type of system is probably not suitable for your property.
As Permission needed contact local council
77
permission
needed?
Yes
Suitable
No
Potentially suitable technologies are;
1. Ground source heat pump
2. Air source heat pump
3. Solar Electricity Panel
4. Solar Water Heating
5. Wind turbines
6. CHP
Less suitable technologies are;
1. Wood fuelled boiler
2. Wood burning stove
3. Hydroelectricity
The second stage of the pre-selection step is decreasing the number of technologies to
three. In this context, deeply analysis of the first fourth-option of potentially suitable
technologies is very worthy go through.
As the fifth-option in order to find out whether the property may be suitable for a
domestic scale wind turbine The Energy Saving Trust has completed the field trial of
domestic scale wind turbines to date. The aim of the trials is to provide UK home
owners with an indication of whether they would be able to generate electricity from the
wind. The data from these trials has been used as the basis for the Domestic Wind Speed
Prediction tool [28]. Post code should be entered and should be indicated whether the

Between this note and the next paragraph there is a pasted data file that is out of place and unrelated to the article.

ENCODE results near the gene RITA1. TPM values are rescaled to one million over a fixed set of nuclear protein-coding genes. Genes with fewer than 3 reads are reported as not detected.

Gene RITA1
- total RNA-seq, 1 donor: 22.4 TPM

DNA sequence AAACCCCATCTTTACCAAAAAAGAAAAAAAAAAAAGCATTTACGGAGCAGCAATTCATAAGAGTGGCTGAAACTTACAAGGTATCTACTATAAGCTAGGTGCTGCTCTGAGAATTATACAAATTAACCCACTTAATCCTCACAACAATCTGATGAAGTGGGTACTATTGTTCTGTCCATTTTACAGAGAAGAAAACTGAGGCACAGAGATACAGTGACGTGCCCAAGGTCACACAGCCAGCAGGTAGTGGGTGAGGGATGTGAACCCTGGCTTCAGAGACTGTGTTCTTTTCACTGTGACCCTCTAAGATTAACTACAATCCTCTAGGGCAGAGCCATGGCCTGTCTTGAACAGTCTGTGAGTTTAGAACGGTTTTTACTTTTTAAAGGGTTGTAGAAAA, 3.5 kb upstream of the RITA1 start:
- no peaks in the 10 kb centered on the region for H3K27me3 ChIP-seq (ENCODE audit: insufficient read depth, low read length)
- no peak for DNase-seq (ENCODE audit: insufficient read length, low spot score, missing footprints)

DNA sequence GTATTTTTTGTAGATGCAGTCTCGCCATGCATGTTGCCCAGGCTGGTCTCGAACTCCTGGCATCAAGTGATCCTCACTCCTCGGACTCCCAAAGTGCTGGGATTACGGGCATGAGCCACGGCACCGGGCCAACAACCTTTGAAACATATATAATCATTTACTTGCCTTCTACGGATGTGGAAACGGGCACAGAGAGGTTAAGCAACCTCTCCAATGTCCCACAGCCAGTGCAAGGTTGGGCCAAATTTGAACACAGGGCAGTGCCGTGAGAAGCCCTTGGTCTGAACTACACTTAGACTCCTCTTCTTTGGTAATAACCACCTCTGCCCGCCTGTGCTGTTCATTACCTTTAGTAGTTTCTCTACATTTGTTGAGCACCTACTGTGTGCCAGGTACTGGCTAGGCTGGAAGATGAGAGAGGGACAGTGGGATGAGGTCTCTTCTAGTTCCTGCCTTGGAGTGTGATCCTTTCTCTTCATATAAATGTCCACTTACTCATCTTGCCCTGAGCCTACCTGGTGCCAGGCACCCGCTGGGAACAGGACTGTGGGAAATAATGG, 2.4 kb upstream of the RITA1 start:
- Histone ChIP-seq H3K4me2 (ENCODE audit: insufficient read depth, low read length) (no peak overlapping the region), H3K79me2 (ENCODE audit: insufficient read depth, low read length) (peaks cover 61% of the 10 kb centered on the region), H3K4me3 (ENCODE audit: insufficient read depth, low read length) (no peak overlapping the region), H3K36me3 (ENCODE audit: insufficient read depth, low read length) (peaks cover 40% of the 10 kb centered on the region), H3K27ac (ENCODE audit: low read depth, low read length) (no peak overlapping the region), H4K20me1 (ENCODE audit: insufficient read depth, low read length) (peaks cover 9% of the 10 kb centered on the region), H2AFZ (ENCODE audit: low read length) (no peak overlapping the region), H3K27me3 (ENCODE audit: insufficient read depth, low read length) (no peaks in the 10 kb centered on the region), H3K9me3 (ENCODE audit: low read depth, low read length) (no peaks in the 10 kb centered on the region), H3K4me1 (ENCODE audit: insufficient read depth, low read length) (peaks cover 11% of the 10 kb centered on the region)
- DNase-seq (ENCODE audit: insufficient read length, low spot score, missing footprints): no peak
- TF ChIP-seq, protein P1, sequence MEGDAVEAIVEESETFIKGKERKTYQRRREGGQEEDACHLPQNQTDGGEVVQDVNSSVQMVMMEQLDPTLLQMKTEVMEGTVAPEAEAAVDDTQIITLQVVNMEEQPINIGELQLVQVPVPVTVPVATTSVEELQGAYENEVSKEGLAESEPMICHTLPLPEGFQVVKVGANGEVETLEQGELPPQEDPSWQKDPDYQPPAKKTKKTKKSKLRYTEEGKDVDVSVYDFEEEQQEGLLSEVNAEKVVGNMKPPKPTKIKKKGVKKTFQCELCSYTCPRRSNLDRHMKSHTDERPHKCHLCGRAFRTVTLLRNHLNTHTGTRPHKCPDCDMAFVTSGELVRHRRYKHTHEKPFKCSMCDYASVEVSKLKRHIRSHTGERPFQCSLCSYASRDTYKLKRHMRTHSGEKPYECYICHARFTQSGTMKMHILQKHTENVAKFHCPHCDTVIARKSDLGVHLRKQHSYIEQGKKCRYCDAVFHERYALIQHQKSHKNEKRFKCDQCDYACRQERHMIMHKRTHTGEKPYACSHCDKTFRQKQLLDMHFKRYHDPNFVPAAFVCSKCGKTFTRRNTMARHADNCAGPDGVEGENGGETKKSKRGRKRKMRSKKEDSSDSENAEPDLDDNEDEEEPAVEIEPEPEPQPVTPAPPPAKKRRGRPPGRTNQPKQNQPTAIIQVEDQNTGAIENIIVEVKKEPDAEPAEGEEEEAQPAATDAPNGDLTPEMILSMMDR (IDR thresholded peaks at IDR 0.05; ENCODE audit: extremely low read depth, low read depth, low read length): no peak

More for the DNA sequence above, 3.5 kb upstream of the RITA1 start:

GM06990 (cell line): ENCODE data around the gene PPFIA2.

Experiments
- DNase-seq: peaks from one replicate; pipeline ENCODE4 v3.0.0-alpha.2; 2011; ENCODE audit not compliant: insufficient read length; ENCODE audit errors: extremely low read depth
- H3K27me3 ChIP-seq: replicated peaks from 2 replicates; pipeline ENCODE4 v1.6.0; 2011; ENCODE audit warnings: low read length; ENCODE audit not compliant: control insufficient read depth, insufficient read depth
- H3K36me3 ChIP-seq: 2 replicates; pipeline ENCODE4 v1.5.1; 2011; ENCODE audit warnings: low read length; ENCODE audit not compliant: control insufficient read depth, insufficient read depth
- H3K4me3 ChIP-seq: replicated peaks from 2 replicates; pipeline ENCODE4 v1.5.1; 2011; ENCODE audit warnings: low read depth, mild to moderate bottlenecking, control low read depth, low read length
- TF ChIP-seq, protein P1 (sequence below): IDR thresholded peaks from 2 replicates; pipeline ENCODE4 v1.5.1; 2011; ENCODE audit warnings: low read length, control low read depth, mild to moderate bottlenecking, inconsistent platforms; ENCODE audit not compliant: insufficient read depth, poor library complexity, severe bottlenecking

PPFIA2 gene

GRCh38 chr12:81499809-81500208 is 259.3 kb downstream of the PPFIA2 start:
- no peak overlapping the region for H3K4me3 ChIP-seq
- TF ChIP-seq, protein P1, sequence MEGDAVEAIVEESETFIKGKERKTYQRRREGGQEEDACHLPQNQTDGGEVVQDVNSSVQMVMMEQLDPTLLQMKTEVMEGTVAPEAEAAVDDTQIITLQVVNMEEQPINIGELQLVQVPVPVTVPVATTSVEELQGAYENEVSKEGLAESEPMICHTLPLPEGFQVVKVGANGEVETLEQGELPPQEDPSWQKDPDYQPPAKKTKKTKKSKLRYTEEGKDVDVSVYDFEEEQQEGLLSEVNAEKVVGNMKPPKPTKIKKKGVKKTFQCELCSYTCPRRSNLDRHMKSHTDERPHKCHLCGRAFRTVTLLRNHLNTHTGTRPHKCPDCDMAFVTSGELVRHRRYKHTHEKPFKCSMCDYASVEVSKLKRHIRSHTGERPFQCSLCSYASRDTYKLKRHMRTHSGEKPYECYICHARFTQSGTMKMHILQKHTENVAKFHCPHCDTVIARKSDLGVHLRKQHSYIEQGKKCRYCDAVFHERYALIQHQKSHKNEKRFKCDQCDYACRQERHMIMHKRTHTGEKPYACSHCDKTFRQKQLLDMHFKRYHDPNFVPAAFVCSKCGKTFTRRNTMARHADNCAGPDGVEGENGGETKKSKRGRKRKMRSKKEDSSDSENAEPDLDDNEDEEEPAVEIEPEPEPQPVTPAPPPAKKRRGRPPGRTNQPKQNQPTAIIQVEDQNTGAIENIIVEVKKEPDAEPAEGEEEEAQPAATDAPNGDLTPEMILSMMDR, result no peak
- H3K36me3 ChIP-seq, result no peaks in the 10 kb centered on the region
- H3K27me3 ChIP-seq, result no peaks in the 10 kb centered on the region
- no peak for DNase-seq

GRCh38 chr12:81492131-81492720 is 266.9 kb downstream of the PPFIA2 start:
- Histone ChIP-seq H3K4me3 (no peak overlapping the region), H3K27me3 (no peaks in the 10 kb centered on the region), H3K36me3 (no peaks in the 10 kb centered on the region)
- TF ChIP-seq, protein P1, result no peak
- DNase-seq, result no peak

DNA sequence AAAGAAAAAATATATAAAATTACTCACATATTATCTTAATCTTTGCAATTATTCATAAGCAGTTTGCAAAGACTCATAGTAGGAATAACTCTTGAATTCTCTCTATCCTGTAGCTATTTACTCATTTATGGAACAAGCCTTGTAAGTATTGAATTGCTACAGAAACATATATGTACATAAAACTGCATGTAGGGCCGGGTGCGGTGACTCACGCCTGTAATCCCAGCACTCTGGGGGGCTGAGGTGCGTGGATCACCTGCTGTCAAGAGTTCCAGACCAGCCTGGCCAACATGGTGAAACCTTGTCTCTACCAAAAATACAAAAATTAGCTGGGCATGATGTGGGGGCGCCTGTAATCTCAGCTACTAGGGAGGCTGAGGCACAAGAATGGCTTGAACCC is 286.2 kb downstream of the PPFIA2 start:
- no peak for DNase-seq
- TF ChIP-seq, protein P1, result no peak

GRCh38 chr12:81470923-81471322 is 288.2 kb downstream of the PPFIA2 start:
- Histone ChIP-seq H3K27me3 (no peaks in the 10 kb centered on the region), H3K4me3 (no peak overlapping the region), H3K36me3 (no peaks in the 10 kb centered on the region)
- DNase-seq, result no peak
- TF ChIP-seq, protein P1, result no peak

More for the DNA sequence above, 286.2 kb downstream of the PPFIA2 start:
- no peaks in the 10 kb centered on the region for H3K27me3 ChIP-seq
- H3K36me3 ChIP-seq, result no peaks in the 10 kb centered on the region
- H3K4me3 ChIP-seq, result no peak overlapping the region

property is an urban, suburban or rural area and click 'calculate wind speed'. Since
Overlee House & Lodge is in a suburban area predicted wind speed for G76 8NL is 2.75
metres per second. It shows that a domestic small scale wind turbine would not be
suitable for this office building, as the average wind speed in the area is below 5 m per
second.
78
Regarding to the sixth-option Combined Heat and Power (CHP) is only viable if both
the heating demand and the electrical demand of the building can match the output of the
CHP generator. In most cases as well as Overlee House & Lodge Case Study for
existing buildings this balance is not achievable. In winter the heating demand will
almost certainly exceed the electrical demand and in summer the reverse will occur.